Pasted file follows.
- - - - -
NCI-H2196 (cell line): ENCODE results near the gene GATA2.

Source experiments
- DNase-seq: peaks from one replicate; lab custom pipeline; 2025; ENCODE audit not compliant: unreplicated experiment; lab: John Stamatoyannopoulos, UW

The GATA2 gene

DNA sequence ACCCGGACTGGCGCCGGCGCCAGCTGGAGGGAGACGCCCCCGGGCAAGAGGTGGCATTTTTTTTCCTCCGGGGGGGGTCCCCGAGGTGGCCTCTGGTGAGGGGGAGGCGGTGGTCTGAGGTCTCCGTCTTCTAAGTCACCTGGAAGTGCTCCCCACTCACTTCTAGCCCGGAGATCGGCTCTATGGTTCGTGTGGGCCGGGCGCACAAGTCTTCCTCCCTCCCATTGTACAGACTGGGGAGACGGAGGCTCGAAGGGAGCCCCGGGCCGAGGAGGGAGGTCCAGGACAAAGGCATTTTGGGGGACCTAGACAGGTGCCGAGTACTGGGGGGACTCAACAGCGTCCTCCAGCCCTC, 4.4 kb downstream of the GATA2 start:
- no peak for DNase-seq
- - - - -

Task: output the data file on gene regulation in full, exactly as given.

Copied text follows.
NCI-H2196 (cell line): ENCODE results near the gene GATA2.

Source experiments
- DNase-seq: peaks from one replicate; lab custom pipeline; 2025; ENCODE audit not compliant: unreplicated experiment; lab: John Stamatoyannopoulos, UW

The GATA2 gene

DNA sequence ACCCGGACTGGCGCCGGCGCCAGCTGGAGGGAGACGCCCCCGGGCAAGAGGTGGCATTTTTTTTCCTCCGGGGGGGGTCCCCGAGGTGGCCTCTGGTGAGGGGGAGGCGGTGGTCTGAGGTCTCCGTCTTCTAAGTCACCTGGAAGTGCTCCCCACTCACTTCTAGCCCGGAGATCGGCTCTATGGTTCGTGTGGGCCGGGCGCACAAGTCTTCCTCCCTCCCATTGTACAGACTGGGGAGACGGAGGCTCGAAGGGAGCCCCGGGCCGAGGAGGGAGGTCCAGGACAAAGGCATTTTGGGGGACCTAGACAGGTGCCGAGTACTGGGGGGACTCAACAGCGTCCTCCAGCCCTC, 4.4 kb downstream of the GATA2 start:
- no peak for DNase-seq